“I was waking up. I was in bed. My cousin called and said, ‘turn on the TV.’ Since I was in the military, I called my shop. I said,’ so, what now? What are we doing?’ It changed everything. It changed the world. It changed our security protocols… What needed to be in place was created…We all need to remember that day. It needs to be taught. But, is it gonna be? I don’t know.” Scott Montagne

“After a long night of partying, my friend calls me up and says we’re under attack by planes. I was like are you talking about... I turned the TV on and it was total chaos. There wasn’t anything to say. It was a moment of like what is going on? It was a huge change. It affected everyone and it’s still affecting people today. You used to be able to go on a flight and you can’t bring anything on a plane... With all the stuff going on in Afghanistan around the 20th anniversary, it’s odd.” Travis Rehard

“I was on my way to work… After seeing the buildings fall over and over that’s all they played for the following week or so... I personally believe it was planned... and COVID is the next element until the powersat-be get what they want.” Jordan River


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SEPTEMBER 2021

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Local veteran organizations reflect on 9/11 By Jacob Mann | Frontiersman.com

The Sept. 11, 2001, terror attack shook America to its core, leaving many with unforgettable memories of where they were at the time. Twenty years later, 9/11 means different things to different people, but there are commonalities in their musings and recollections.

remembrance event in conjunction with 9/11 with a small ceremony with special guest speakers and a community barbeque. He said there’s a time during the event where the microphone is passed around so attendees can share where they were and what they were doing when they found about the terror attack. “We just started it last year and had a huge turnout,” Maupin said. “There’s so many people 30 and under that don’t even remember it. So, it’s more of a remembrance thing and educating the kids about what it was. Of course, we have so many veterans here that served during that conflict. So it’s to remember them as well.”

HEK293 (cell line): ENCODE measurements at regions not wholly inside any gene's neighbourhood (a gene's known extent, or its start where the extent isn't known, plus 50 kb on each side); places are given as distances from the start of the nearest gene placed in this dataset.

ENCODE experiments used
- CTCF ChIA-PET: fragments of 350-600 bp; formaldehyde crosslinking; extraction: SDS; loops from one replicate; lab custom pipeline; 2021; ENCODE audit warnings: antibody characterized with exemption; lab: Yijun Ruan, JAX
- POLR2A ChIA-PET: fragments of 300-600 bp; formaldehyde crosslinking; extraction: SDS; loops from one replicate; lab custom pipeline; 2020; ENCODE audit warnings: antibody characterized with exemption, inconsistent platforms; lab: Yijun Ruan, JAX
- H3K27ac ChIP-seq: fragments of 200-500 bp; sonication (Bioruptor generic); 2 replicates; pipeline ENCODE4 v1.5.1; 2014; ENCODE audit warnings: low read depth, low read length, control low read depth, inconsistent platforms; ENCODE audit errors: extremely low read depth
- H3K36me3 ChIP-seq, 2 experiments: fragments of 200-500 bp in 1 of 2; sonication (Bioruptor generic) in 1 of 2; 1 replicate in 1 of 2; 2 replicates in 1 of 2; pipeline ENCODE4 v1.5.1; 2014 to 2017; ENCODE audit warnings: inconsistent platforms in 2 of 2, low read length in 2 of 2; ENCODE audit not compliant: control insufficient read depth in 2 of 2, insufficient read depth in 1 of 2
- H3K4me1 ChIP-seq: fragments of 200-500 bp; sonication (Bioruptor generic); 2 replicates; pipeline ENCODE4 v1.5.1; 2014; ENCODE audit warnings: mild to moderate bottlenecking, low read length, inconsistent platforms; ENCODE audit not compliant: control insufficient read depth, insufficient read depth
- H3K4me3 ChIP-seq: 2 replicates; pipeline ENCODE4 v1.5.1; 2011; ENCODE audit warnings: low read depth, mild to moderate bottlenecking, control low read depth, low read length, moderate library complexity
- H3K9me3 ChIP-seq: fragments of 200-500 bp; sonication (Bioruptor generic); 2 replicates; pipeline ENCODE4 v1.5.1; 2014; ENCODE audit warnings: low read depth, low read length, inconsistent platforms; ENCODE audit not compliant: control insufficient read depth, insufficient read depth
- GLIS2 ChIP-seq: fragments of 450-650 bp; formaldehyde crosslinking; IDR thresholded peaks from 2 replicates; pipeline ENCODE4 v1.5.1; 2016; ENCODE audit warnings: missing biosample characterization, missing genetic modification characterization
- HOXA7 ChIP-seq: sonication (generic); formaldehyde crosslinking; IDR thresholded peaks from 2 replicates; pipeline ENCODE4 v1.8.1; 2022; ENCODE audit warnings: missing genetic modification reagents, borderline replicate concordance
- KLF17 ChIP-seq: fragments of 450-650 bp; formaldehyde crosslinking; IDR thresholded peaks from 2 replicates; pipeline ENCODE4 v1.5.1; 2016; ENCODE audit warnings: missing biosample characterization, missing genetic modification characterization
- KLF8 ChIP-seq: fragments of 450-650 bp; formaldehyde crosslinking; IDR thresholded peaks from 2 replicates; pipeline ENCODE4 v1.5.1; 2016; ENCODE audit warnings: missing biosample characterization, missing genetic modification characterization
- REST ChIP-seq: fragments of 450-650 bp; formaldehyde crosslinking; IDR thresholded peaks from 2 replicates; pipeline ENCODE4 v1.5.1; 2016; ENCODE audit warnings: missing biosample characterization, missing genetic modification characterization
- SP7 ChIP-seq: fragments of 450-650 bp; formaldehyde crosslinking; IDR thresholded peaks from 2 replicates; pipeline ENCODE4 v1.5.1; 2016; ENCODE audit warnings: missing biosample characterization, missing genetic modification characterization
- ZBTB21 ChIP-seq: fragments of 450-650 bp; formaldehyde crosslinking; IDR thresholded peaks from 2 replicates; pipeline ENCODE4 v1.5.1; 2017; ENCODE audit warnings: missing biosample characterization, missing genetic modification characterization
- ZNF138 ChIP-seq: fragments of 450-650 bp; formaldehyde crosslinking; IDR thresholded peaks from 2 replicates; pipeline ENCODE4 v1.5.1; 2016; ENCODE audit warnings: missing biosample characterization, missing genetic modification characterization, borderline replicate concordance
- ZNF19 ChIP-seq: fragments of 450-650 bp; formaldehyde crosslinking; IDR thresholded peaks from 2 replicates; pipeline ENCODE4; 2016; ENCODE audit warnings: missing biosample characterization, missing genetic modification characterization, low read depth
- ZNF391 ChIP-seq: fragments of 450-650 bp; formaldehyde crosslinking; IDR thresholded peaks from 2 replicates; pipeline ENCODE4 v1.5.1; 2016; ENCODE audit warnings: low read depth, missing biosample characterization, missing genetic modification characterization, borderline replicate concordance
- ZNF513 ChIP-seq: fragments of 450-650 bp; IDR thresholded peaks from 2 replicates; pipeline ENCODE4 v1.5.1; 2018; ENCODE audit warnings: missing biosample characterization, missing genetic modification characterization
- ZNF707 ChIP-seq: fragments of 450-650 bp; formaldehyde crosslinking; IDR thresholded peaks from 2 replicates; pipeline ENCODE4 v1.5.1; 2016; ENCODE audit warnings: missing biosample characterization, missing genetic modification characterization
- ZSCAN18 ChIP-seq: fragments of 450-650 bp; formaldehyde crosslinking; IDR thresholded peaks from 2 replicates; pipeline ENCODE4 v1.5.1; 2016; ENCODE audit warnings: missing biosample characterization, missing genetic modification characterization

A

ccording to AMVETS Post Commander Scott Montagne, it’s important for everyone to remember that fateful day in 2001 and to keep talking about it to ensure the next generation doesn’t forget.

Local chapters of veteran organizations such as the American Legion and AMVETS support members across generations and branches of the military to provide a unifying sense of comradery and support inside their establishments and through their various programs.

“It saddens me to know there were so many people in those buildings that lost their lives for nothing, just dead,” Montagne said. AMVETS member, Jeremy Gongora said that he was only 8 years old at the time. He said that he probably didn’t fully comprehend the gravity of the situation back then. Reflecting on the historical event 20 years later, he speculated that some good things came from the tragedy, namely the sense of national unity that rose up from the ashes for a period

Gongora said that he joined AMVETS last February and he’s glad that he did.

According to AMVETS Post Commander Scott Montagne, it’s important for everyone to remember that fateful day in 2001 and to keep talking about it to ensure the next generation doesn’t forget. Jacob Mann/Frontiersman

of time.

together,” Gongora said.

“It was a devastating experience, but definitely at the time brought America

American Legion Post 15 finance officer Don Maupin said they hold an annual

SUSITNA POST 9365

“I like it. It’s more of a family once you get to know people,” Gongora said. “If you need someone, there’s somebody there to help... It’s nice for us to have a place to go.” Contact Mat-Su Valley Frontiersman reporter Jacob Mann at jacob.mann@frontiersman.com

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Jr. Vice Commander Roy Outcelt Aux President Kim Hackett

Aux Sr. Vice President Jonnie Knutson Aux Jr. Vice President Lori Outcelt


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Honoring the Heroes of Flight 93 Jody Greene’s father, Donald Greene, was one of 40 passengers and crew on Flight 93 who gave their lives fighting back against four terrorists who likely planned to crash the airliner into the U.S. Capitol.

T

hey saved many lives that day while sacrificing their own when the plane crashed in Shanksville, Penn. If you want to honor those valiant passengers, Jody Greene knows how.